Our School District’s Food Allergy Task Force wanted to find out what several allergists thought about managing food allergies at school. I sent these three allergists several questions:
Daniel F. Soteres, MD MPH is a Board-Certified allergy/immunology physician with offices in Colorado Springs and Pueblo. He has been in private practice at Asthma and Allergy Associates and Research Center since 2005.
Todd Mahr, MD, is a Board Certified director of pediatric allergy/immunology at Gundersen LutheranMedical Center in La Crosse, Wisconsin.
Bonnie B. Baswell, MD, FACAAI is a Board Certified Allergy & Immunology physician in Colorado Springs. She has been in Colorado Springs since 1984 and in practice at Colorado Springs Allergy & Asthma Clinic.
Each allergist was asked the same questions, and their responses are copied exactly as they responded. The hope was that we would be able to better manage some of the nuances of food allergies in the school classroom.
When you are asked to write a letter outlining school accommodations for a severely food allergic child, do you always suggest an allergen-free classroom(s) for the child? Or does this depend upon age or previous allergic reactions of the child?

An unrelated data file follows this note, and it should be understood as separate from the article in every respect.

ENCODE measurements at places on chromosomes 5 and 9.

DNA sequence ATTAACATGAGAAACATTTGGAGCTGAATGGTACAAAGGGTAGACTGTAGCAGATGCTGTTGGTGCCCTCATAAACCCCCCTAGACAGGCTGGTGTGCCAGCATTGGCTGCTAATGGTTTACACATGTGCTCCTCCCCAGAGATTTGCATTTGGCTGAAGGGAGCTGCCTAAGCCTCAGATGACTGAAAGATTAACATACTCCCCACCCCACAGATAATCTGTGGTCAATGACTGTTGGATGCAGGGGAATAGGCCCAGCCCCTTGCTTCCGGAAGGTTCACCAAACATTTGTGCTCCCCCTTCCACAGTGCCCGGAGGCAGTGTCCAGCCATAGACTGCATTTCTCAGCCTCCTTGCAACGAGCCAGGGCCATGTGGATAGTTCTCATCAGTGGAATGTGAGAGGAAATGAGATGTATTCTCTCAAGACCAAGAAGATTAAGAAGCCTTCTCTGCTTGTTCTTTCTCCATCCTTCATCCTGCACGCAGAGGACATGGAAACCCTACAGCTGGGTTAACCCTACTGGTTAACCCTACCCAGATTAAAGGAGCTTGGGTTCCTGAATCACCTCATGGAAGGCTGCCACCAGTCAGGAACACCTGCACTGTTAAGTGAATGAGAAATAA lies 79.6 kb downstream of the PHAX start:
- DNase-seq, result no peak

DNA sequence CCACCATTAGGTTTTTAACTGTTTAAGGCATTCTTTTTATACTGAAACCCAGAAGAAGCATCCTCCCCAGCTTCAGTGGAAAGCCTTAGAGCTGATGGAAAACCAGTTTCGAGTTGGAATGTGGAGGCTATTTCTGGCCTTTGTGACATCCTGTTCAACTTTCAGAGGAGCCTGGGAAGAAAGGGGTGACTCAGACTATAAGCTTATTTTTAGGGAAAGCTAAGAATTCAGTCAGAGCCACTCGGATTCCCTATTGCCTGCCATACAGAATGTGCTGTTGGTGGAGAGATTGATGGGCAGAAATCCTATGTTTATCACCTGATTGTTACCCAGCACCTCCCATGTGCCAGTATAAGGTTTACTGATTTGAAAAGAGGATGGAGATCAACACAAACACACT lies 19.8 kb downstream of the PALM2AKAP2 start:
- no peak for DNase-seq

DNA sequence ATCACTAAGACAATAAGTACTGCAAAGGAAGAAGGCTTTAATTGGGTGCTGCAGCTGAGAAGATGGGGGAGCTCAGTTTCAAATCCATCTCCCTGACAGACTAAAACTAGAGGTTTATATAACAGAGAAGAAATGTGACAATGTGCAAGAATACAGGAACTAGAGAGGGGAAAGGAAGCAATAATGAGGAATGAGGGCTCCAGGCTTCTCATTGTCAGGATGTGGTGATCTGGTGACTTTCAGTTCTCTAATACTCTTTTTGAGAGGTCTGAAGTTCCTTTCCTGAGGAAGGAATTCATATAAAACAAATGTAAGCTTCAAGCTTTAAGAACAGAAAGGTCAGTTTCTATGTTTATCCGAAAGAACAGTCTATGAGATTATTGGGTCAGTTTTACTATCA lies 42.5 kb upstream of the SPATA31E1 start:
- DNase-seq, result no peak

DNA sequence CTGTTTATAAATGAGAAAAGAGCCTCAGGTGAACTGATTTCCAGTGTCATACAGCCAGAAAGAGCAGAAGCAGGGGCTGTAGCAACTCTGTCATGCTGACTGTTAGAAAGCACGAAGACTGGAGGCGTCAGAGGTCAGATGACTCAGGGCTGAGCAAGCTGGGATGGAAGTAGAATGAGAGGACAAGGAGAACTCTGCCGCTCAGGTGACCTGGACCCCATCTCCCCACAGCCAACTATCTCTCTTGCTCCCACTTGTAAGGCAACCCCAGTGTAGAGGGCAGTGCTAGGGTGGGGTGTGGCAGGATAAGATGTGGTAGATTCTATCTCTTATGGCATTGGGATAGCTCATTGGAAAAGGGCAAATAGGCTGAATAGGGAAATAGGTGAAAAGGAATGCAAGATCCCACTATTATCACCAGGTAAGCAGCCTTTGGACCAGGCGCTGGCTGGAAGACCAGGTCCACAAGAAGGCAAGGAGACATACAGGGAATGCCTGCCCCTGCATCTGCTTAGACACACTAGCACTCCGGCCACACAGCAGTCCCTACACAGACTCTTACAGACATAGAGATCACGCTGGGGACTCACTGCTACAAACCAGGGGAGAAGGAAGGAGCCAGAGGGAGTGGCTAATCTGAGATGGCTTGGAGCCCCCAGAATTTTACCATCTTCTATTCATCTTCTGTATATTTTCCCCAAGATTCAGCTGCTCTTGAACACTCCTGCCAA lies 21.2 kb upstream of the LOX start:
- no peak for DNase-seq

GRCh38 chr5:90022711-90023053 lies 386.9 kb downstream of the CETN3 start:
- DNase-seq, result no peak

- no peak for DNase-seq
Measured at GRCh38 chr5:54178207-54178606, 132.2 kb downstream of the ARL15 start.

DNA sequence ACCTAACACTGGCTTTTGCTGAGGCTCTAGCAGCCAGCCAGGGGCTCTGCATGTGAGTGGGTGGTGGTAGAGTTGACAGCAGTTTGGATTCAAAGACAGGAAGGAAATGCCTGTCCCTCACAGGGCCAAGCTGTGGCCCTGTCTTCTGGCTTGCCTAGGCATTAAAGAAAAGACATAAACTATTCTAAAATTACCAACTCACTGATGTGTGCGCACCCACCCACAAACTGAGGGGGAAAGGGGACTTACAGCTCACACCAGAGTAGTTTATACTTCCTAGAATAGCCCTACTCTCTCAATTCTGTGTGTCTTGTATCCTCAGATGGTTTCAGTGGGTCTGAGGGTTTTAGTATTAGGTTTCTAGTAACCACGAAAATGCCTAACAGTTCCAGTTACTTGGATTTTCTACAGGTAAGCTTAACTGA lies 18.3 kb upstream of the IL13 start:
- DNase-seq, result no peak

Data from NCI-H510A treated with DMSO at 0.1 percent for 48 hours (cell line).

Dr Soteres: No, in general, I do not suggest and allergen-free classroom. However, I do make exceptions depending on the history and testing information. Multiple factors contribute to the decision. There are objective criteria like skin test and blood test results and subjective issues like the history of reactions and their severity, student and parent anxiety, as well as the school’s (administration and teacher’s) responses to these issues.
Dr Mahr: Personally for me, it depends on the age of the child. As they get into 4th grade or older, I try and include the child in the recommendation as they often do not like to be singled out. However, safety is always first. We try and recommend no food in the classroom.
Dr Baswell: I would recommend an allergen free classroom for peanuts and nuts from preschool until end of elementary school. This would include preventing foods that are labeled “may contain” from entering the classroom. If the food is something other than a nut, this would have to be addressed on an individual basis.
As an allergist, if you suggest an allergen-free zone in a classroom, are you also concerned about foods containing an ingredient label stating “may contain…” being in the classroom? Or are you only concerned about products that actually include the child’s allergen?